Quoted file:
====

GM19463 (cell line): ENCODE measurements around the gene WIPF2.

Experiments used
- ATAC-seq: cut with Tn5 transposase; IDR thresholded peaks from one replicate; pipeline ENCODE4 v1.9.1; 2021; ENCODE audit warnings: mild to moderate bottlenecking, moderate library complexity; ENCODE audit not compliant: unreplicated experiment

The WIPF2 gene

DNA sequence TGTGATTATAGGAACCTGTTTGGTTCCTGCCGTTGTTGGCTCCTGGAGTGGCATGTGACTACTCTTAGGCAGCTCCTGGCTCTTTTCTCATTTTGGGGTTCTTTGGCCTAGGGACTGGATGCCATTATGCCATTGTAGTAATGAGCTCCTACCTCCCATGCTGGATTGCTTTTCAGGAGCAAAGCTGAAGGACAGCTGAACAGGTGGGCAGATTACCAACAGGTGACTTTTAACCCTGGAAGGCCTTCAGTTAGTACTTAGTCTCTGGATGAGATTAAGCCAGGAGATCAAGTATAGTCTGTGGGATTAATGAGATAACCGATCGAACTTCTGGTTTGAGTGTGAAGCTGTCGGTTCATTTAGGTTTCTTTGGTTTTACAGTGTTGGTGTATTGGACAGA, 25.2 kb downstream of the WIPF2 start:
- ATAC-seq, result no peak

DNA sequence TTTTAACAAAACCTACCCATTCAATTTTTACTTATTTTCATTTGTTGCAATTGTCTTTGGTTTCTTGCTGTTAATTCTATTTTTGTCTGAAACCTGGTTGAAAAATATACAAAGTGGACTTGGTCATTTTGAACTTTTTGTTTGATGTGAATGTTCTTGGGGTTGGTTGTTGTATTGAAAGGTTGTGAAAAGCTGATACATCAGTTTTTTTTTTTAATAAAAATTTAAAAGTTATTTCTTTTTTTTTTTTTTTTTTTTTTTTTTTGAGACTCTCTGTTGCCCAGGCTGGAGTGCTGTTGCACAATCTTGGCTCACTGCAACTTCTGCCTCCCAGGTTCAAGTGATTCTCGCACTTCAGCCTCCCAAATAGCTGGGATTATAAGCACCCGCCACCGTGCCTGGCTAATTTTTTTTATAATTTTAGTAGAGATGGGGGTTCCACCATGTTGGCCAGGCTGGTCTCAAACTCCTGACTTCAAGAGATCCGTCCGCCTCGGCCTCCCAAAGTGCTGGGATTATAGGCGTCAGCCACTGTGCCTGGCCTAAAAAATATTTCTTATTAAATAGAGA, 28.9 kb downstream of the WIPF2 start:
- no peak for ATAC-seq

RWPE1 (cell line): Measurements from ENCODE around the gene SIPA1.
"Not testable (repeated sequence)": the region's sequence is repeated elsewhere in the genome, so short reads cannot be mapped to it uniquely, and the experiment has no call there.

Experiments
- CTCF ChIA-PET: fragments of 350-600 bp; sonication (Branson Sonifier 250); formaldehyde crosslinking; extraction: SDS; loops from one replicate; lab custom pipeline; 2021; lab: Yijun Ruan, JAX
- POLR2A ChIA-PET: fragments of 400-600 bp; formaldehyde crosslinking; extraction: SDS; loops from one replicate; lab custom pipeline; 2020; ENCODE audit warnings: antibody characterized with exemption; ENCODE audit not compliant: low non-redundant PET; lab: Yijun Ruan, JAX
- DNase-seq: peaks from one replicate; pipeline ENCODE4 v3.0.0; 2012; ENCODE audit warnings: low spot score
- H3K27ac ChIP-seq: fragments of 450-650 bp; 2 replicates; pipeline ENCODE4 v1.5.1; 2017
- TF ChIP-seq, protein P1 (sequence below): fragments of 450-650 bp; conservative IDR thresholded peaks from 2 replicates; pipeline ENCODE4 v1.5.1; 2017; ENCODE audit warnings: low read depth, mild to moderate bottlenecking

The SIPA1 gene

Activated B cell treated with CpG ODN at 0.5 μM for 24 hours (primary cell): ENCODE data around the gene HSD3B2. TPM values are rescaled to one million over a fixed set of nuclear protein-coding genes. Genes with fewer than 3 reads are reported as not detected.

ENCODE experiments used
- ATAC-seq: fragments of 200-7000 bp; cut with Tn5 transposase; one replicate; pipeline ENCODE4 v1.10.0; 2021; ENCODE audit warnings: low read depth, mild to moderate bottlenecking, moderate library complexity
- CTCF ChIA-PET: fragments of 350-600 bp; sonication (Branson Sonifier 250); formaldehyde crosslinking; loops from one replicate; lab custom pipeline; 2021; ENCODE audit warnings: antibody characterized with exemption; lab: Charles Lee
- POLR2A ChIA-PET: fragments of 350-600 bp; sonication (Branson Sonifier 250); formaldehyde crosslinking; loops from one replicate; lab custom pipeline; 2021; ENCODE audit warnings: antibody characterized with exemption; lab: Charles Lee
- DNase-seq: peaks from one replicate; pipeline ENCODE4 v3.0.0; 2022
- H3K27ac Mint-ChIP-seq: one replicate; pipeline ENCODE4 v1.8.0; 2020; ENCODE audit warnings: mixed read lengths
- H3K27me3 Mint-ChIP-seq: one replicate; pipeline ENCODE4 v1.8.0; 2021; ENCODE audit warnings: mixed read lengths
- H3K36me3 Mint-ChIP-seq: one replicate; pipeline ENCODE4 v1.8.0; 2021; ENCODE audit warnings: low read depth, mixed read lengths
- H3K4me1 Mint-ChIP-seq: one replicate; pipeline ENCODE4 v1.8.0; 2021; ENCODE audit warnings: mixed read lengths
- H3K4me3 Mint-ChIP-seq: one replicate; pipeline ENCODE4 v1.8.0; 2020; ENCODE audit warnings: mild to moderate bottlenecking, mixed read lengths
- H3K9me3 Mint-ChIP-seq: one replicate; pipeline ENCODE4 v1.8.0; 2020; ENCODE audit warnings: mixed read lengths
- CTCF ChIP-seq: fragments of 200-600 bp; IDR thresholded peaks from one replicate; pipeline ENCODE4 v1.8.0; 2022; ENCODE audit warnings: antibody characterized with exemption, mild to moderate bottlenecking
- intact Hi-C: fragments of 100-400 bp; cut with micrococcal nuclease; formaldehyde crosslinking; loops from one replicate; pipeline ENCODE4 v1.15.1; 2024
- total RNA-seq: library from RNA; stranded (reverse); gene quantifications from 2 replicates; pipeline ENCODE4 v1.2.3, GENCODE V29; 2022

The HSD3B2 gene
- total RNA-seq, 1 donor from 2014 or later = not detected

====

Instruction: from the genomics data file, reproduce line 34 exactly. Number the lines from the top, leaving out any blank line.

- total RNA-seq, 1 donor from 2014 or later = not detected